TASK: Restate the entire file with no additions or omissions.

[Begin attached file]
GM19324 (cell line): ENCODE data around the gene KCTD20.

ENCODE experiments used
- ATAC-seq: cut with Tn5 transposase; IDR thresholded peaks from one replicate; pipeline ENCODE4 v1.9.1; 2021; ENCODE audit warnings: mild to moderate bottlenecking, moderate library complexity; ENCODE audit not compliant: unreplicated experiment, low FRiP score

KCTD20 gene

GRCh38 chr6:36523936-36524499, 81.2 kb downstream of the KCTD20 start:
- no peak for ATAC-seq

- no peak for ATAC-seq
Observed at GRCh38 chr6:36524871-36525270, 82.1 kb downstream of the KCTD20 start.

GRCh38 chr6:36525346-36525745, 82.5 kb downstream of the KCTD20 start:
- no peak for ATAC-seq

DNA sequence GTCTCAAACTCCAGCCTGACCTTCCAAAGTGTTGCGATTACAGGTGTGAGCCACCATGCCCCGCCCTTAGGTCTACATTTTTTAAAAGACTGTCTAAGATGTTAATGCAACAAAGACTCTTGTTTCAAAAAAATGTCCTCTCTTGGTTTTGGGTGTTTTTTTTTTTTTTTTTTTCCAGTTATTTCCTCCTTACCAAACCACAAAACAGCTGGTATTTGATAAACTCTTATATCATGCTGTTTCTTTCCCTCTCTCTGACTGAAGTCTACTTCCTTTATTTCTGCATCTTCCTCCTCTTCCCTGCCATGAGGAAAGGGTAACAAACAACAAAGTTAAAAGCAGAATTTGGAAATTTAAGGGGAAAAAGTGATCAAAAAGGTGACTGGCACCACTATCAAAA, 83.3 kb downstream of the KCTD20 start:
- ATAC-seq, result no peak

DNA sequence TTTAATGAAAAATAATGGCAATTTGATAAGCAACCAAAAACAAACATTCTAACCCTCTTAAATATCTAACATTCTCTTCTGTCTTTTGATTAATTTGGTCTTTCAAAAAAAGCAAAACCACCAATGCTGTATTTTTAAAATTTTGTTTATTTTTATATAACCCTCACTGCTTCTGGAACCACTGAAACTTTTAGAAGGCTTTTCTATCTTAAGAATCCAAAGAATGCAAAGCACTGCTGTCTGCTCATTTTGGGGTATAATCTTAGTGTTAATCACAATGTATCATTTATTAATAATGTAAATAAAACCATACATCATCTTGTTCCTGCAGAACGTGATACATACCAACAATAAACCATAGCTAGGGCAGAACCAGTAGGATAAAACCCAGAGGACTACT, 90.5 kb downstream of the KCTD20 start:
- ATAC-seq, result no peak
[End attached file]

GM19324 (cell line): ENCODE data around the gene KCTD20.

ENCODE experiments used
- ATAC-seq: cut with Tn5 transposase; IDR thresholded peaks from one replicate; pipeline ENCODE4 v1.9.1; 2021; ENCODE audit warnings: mild to moderate bottlenecking, moderate library complexity; ENCODE audit not compliant: unreplicated experiment, low FRiP score

KCTD20 gene

GRCh38 chr6:36523936-36524499, 81.2 kb downstream of the KCTD20 start:
- no peak for ATAC-seq

- no peak for ATAC-seq
Observed at GRCh38 chr6:36524871-36525270, 82.1 kb downstream of the KCTD20 start.

GRCh38 chr6:36525346-36525745, 82.5 kb downstream of the KCTD20 start:
- no peak for ATAC-seq

DNA sequence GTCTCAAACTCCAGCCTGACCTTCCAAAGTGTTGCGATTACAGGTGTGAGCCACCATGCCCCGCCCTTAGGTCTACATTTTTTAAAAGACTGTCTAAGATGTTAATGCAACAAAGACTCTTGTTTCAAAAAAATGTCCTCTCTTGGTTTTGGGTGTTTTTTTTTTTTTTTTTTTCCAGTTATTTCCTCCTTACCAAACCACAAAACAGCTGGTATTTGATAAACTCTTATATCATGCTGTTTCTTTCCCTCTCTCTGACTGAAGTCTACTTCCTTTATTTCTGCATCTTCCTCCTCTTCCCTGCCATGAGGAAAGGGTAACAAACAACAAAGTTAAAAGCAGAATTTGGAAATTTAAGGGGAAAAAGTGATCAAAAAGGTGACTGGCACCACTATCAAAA, 83.3 kb downstream of the KCTD20 start:
- ATAC-seq, result no peak

DNA sequence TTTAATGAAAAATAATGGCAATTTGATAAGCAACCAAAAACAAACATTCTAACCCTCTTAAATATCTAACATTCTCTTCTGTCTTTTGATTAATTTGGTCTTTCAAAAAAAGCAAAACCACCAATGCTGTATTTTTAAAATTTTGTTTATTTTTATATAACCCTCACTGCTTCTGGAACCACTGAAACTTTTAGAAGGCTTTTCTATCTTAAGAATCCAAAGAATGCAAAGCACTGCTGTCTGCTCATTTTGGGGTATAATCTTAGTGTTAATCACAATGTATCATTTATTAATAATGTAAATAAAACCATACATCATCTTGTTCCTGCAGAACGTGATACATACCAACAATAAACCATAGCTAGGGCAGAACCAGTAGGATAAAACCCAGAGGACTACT, 90.5 kb downstream of the KCTD20 start:
- ATAC-seq, result no peak